The Pentagon announced that Manas Air Force base, located in Bishkek, Kyrgyzstan will be closing in the next six months, with plans for total vacation of the premises by July 11, 2014. The transit center is the central hub of the supply lines going in and out of Afghanistan to support Operation Enduring Freedom. The abandonment has remained uncertain until just recently, due to the vacillation of the various Kyrgyz heads of state that have come and gone since the base opened in December 2001, soon after the towers fell on 9/11. The base was originally leased from the Kyrgyz government for a paltry $2 million. Pentagon officials were rankled, however, when in 2003, former president Askar Akayev allowed a Russian air base to open at Kant, outside of Bishkek. The base proved to be a valuable asset to future Kyrgyz leaders, whose leverage over the Pentagon was bolstered considerably when Uzbekistan abrogated its Status of Forces Agreement (SOFA) with the US, forcing it to close its bases that were much closer to the Afghan border.
The fickle Kyrgyz Parliament, desperate to raise funds, steadily increased leasing costs on the US while simultaneously demanding aid for combating drug trafficking. By 2009, after accepting an aid package from Russia for $2 billion to close the base, President Kurmanbek Baikyev instead renegotiated the terms of the lease, raising rent costs to $63 million. However, this bait-and-switch has played itself out, with most declaring Russian interests the clear victor. Last June the Kyrgyz parliament voted 81-1 to close the Manas base. New agreements for arms shipments to begin in 2014 from Russia all indicate a much closer future relationship with Moscow and casts doubt upon US influence in Central Asia.
Russian interests in closing the base are apparently concerned with its potential strategic utility in launching airstrikes against Iran. Former Ambassador to Russia Michael McFaul, who engineered the “reset” policy with Moscow, came under fire from Foreign Minister Sergei Lavrov for insinuating that Russia had bribed Kyrgyzstan to close the Manas base.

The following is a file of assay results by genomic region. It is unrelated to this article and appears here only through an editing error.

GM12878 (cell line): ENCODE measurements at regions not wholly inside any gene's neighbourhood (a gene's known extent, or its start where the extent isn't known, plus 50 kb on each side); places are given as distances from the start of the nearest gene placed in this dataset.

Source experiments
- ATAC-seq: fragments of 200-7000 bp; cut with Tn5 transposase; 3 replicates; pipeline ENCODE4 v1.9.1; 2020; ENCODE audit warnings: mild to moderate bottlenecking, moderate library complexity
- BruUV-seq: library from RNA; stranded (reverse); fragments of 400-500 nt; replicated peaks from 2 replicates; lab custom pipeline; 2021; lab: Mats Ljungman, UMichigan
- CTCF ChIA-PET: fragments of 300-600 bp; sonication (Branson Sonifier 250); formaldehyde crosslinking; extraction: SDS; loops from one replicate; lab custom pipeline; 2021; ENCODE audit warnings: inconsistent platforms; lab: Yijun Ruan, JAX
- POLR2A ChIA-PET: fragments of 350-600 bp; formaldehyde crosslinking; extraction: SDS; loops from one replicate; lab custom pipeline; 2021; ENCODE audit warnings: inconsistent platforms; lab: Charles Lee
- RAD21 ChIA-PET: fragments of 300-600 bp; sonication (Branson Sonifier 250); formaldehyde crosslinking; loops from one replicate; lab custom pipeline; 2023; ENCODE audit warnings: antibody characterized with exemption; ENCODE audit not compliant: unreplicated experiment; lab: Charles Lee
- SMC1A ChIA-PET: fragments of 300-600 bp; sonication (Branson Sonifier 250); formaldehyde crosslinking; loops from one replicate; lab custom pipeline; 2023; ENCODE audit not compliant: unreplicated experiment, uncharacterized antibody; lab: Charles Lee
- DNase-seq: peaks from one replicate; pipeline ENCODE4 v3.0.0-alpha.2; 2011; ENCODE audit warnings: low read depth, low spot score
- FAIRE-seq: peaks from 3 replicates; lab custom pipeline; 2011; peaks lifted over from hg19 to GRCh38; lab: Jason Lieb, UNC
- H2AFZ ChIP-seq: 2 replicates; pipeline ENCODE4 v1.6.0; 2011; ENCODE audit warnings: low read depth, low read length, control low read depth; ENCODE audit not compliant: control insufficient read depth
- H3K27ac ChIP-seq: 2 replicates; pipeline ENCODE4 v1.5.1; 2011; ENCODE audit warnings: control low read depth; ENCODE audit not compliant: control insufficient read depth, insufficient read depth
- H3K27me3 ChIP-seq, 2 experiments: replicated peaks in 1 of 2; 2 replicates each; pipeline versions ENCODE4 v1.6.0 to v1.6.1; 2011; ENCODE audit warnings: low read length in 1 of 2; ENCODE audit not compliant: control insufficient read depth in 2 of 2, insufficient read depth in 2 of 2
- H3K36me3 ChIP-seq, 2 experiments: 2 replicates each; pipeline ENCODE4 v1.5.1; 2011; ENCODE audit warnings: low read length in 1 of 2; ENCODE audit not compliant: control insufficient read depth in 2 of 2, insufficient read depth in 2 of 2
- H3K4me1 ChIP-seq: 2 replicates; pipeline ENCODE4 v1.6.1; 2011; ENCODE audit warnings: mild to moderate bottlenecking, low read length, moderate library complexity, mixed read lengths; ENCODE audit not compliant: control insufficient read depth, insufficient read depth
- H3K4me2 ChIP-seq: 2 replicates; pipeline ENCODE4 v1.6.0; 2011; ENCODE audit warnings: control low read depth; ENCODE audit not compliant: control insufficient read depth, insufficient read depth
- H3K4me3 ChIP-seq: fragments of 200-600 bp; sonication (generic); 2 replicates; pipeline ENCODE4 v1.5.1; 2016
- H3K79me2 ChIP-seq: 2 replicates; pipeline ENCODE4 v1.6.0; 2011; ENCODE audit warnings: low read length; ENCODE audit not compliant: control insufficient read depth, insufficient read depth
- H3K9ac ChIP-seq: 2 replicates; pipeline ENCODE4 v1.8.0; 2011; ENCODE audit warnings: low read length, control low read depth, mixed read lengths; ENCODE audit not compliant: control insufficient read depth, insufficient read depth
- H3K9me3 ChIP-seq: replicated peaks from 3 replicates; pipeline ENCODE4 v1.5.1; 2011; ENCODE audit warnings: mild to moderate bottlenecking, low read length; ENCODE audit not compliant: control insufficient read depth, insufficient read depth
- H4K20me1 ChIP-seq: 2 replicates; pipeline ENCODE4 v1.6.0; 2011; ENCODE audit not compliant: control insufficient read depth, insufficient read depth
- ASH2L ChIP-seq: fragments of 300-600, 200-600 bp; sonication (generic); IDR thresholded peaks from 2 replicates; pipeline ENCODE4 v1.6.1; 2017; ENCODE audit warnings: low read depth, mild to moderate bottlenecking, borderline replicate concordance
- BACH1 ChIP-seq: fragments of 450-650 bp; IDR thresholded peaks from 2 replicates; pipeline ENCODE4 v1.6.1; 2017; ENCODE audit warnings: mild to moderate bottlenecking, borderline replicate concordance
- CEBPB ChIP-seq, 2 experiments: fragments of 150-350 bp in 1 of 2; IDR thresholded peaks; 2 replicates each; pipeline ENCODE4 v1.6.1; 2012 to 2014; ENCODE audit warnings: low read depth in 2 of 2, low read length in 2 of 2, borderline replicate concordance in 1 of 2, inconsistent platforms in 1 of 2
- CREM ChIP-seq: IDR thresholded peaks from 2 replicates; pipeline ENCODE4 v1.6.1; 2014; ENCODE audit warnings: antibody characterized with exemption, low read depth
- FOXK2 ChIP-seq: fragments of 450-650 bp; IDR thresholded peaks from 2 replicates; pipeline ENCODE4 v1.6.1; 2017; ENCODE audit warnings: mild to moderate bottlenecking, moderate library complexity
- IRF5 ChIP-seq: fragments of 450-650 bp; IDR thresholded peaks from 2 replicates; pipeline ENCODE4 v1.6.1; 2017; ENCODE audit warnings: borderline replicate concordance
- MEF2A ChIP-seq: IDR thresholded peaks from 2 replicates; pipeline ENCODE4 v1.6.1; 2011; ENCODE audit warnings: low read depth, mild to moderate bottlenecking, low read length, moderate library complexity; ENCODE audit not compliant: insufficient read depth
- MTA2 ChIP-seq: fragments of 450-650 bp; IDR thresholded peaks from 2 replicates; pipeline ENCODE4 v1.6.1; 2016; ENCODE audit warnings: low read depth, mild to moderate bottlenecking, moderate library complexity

The Downfall of Michael McFaul: http://www.foreignpolicy.com/articles/2014/02/05/no_more_mr_nice_guy_michael_mcfaul_putin_russia
- Kazakhstan, a member of the Collective Security Treaty Organization (which currently comprises Russia, Armenia, Belarus, Kazakhstan, Kyrgyzstan, and Tajikistan), will be receiving five battalions of the S-300 Air Defense Systems. This is only one among several arms deals between Russia and its formal vassal Soviet states that have come to light in the past months, and estimates on the projected expenditures of the CSTO in 2014 are close to $1 billion USD.
- The death of actor Phillip Seymour Hoffman from a heroin overdose can be attributed, at least in part, to increased world supply (5,500 tons in 2013) coming from poppy fields in Afghanistan, where the dried crop is commonly used as a more liquid medium of exchange in the absence of government authorized legal tender. Afghanistan is considered a part of the Golden Crescent, whose principal distribution channels travel north to Russia and filter out to world markets illegally, with much of the product being consumed in the West.
- Since Ukraine rejected a deal to join the EU last November, its government, headed by Viktor Yanukovych has been triumphantly courted by Russia, in whose favor the balance of power now tips, according to Time. The civil strife that has wracked the country in recent months has been divided precisely on this issue of what many consider to be a looming choice in Ukraine’s future: closer ties with the EU or with Russia? Many consider that the Russian government has enticed Yanukovych away from forming any permanent association with the EU by offering $15 billion in loans and access to cheap energy. The EU Central Bank and its principals are unable to match the Russian offer as it stands, due to the significant payouts it is already making to keep Portugal, Ireland, and Greece solvent.
- Projections for growth in the Mongolian economy are set at a blazing 15.3%, due in part to its attractive mining assets and its political stability, especially as it compares to other frontier markets in Central Asia and the Middle East. Valuations of the mineral wealth of Mongolia vary widely, but common estimates put it between $1.3 – 2 trillion. Even famous market bear Marc Faber called Mongolia “the Saudi Arabia of Asia.”